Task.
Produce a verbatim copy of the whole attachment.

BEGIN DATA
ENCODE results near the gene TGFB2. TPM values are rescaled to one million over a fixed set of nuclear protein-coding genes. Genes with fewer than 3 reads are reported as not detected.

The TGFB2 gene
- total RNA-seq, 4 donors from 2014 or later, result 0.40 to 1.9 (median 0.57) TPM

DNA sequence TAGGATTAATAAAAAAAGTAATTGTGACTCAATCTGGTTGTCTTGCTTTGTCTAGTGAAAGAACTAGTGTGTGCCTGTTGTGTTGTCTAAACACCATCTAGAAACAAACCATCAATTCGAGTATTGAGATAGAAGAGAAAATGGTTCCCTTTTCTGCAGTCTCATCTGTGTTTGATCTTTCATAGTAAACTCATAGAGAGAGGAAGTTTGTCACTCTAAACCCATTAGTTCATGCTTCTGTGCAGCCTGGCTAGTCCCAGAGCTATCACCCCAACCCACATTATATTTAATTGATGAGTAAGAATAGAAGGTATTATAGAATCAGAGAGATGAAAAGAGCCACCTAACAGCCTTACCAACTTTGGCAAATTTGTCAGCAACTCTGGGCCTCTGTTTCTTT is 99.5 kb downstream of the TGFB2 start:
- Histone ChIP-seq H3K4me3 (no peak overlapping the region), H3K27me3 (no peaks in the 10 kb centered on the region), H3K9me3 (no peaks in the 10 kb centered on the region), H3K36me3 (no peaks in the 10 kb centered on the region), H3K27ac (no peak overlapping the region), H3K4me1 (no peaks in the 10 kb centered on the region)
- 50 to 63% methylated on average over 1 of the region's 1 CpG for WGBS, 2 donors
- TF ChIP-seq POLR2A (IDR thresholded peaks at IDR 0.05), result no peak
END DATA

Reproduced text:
ENCODE results near the gene TGFB2. TPM values are rescaled to one million over a fixed set of nuclear protein-coding genes. Genes with fewer than 3 reads are reported as not detected.

The TGFB2 gene
- total RNA-seq, 4 donors from 2014 or later, result 0.40 to 1.9 (median 0.57) TPM

DNA sequence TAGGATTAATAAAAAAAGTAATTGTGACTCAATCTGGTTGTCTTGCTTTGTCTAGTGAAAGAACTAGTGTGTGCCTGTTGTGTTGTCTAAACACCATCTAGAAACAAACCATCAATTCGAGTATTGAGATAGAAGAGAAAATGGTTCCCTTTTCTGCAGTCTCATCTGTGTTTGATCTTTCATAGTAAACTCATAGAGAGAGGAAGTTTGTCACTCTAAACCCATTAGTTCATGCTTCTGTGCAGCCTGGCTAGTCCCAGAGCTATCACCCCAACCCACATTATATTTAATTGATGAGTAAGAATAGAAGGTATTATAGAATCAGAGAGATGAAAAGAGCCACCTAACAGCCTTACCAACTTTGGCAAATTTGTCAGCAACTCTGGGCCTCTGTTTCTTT is 99.5 kb downstream of the TGFB2 start:
- Histone ChIP-seq H3K4me3 (no peak overlapping the region), H3K27me3 (no peaks in the 10 kb centered on the region), H3K9me3 (no peaks in the 10 kb centered on the region), H3K36me3 (no peaks in the 10 kb centered on the region), H3K27ac (no peak overlapping the region), H3K4me1 (no peaks in the 10 kb centered on the region)
- 50 to 63% methylated on average over 1 of the region's 1 CpG for WGBS, 2 donors
- TF ChIP-seq POLR2A (IDR thresholded peaks at IDR 0.05), result no peak